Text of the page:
This article is the final part of a three-part blog series with Dr. Michael McCoy.
Dr. Michael McCoy has diverse experience as a practicing clinician, an EHR vendor executive, IDN executive, and the first Chief Health Information Officer for The Office of the National Coordinator for Health Information Technology (ONC). He is currently Co-Chair of the Board of Integrating the Healthcare Enterprise (IHE) International, representing HIMSS.
What industry changes do you predict we’ll see in the next 5 to 10 years?
The continued shift to value-based care is going to be inevitable. The challenge is the cost of care as delivered today continues to go up and it’s not affordable. All the things that have been done in Congress over the last decade have been with bipartisan efforts, as it relates to EHRs and payment reform. This is the only country on the planet that doesn’t consider healthcare to be a right of its citizens. Nowhere else do you have bankruptcies because of medical bills. Anyone with any compassion and understanding recognizes that to do healthcare properly, we need to eliminate some of those concerns about medical bills.
Let’s say someone goes to the emergency room and racks up $10,000 bill but has no money. They’re not insured but they were provided care because it’s mandated by federal law (EMTALA). The hospital isn’t going to eat that cost. The hospital is going to get the money somehow, so it gets shifted onto the cost onto something else. Any uncompensated care that happens in the hospital gets passed onto either taxpayers or insurance companies. It’s not that we aren’t currently paying for that care; it’s simply hidden under other mechanisms.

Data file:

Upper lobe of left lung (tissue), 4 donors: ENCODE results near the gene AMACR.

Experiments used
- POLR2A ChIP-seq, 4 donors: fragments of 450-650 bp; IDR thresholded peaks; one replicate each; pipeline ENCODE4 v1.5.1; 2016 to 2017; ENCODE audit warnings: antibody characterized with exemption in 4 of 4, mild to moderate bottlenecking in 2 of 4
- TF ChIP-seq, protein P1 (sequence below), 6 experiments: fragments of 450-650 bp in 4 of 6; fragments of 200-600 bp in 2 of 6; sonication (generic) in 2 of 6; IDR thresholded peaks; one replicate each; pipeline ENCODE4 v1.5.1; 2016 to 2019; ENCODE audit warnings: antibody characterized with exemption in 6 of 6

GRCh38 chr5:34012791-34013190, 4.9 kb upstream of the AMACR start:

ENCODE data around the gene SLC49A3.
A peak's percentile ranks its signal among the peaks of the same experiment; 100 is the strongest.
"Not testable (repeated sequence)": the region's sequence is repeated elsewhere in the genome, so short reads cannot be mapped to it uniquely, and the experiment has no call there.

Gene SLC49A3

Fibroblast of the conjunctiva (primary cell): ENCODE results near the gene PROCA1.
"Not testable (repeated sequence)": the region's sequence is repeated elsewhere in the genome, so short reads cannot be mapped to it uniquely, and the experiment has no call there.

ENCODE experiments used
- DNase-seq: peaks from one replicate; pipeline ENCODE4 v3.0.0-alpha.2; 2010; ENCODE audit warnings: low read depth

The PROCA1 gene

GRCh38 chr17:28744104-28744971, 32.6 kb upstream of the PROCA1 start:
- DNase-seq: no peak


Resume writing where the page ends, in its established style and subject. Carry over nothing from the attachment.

We need to have a better way of insuring that care is provided in a more affordable way, particularly when you think about opportunities for local areas and the people you’re taking care of locally. You want patients in your area to come to you for healthcare, not sick care, because it’s much more costly to provide sick care. With all this as a backdrop, it’s important for healthcare systems to think about how they can do outreach to keep people healthy. How can you make sure diabetics are taking their medicine? Even more importantly, how can you prevent people from becoming diabetic in the first place? Spending money to prevent diabetes can be much more cost-effective than treating all the potential issues that arise when someone is diabetic. There are many outreach programs in community hospitals that are trying to make sure that the population that’s being served has the resources provided to them to improve their care and outcomes.
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